Another example is the Intervale Foundation, a nonprofit based in Burlington, Vermont, which derives more than half its income from inside enterprises. On a 325-acre tract of land Intervale develops socially responsible farm businesses while protecting natural resources. The leading cash generator is the largest commercial composting facility in the state. Its farms program collects rents and fees for land, equipment and other infrastructure from a dozen for-profit organic farms and community-supported agriculture initiatives. Other ventures under development include a conservation plant nursery and technology that processes cow manure into methane and other salable products.
Pioneer Human Services is a nonprofit based in Seattle that assists a wide range of at-risk populations, including the unemployed, the homeless, alcoholics and addicts, and ex-convicts. The organization serves 6,500 people a year and generates nearly all its $55 million budget through a web of ambitious subsidiary nonprofit businesses: cafes and a central kitchen facility for institutional customers, aerospace and sheet-metal industries, a construction company, food warehouses, a real-estate management group and consulting services for other nonprofits. Most of the jobs in these businesses are awarded to its at-risk clients, allowing it to further its mission to integrate clients back into society.
These kinds of subsidiaries, of course, are not without risks. A cautionary tale comes from the Milwaukee YWCA, where the director, Julia Taylor, had distinguished herself as a model entrepreneur. Between 1986, when she began her tenure, and 2002 she had developed a variety of for-profit businesses, including a computer software company and a plastics factory, to expand the organization’s budget nearly 100-fold. The collapse of these subsidiaries in 2003 left the YWCA saddled with millions of dollars of debt. Taylor herself was one of only two board members overseeing the computer software company, and she paid herself stock options (ultimately worthless).
Minnesota Public Radio’s sale of its mail-order catalogue business to Dayton Hudson Corporation for $120 million was also controversial. The deal was executed by the Greenspring Company, a for-profit subsidiary whose executives–including William Kling, who is also president of the nonprofit MPR–are expected to pocket $7.3 million personally.
What made Taylor’s and Kling’s actions ethically problematic was not that they acted entrepreneurially but that each kept one hand in the nonprofit while putting the other in the pocket of the for-profit. Nonprofits must operate at arm’s length from related revenue generators, with different management, staff, activities and cultures. And personal enrichment of any person within the nonprofit must remain strictly prohibited. But the examples above also suggest how nonprofits, if they are careful about how they structure the relationship, can use sister companies to become more financially independent without drifting from their mission.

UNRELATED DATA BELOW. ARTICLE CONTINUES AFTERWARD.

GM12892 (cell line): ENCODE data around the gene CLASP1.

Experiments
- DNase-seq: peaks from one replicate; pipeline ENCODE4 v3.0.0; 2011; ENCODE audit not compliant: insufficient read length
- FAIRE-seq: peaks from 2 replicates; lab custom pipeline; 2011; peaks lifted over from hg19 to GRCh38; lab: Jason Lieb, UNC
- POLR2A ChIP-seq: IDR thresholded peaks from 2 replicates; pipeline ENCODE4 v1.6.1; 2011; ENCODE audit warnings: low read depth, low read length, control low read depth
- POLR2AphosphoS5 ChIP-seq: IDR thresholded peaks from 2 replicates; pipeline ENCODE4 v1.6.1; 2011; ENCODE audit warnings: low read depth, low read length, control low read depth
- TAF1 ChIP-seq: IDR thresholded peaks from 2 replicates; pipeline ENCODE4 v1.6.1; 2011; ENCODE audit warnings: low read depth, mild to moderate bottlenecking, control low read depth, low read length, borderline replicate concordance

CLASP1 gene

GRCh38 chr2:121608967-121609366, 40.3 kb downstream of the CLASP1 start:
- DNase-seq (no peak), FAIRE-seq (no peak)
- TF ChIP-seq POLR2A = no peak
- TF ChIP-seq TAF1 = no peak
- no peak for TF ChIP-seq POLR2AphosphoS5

Foundations that really believe the mantra that grantees become more self-reliant should support these efforts, but to do so they must overhaul the way they do business. Today the typical foundation usually spends 5 percent of its assets annually on do-good nonprofits–the legal minimum–derived from investing the other 95 percent in do-bad for-profits. In a recent interview, Mark Dowie, author of American Foundations: An Investigative History, said the Pew Charitable Trusts, “the largest environmental grant maker of all the foundations, was earning more money in dividends from the nation’s largest polluters than they were giving to the environmental movement.”
The Hewlett Foundation’s in-house scholar on entrepreneurial philanthropy, Jed Emerson, finds the skewed use of foundation resources indefensible: “Imagine a baseball team manager choosing to send just two of her three dozen players through the rigors of spring training, regular practices and coaching. The rest of the team members would be enrolled in ‘anti-training,’ in which they’d be encouraged to park on the clubhouse couch all day watching Dukes of Hazzard re-runs.”
Foundations need to start investing a greater percentage of their asset base in businesses aligned with their missions. The good news is that IRS law allows “program-related investment” (PRI) losses to count toward the minimum 5-percent-per-year payout. Consistent with its mission, the F.B. Heron Foundation now uses PRIs to invest $42 million of its $226 million asset base in housing, real estate and other community-development enterprises in low-income neighborhoods. These investments thus far have performed as well as the foundation’s remaining assets, and, in Emerson’s view, illustrate how a foundation has put “more than four times the annual grant assets…at work.” [Emphasis in original.]
The total percentage of foundation asset bases being invested in PRIs right now? An embarrassing one-tenth of 1 percent.
What About Pure For-Profits?
The possibility of a for-profit undertaking social-change work without a linked nonprofit also needs to be considered. While we reject the libertarian argument that every human problem has an economic solution, many social-change issues clearly have economic dimensions that are susceptible to creative business plans.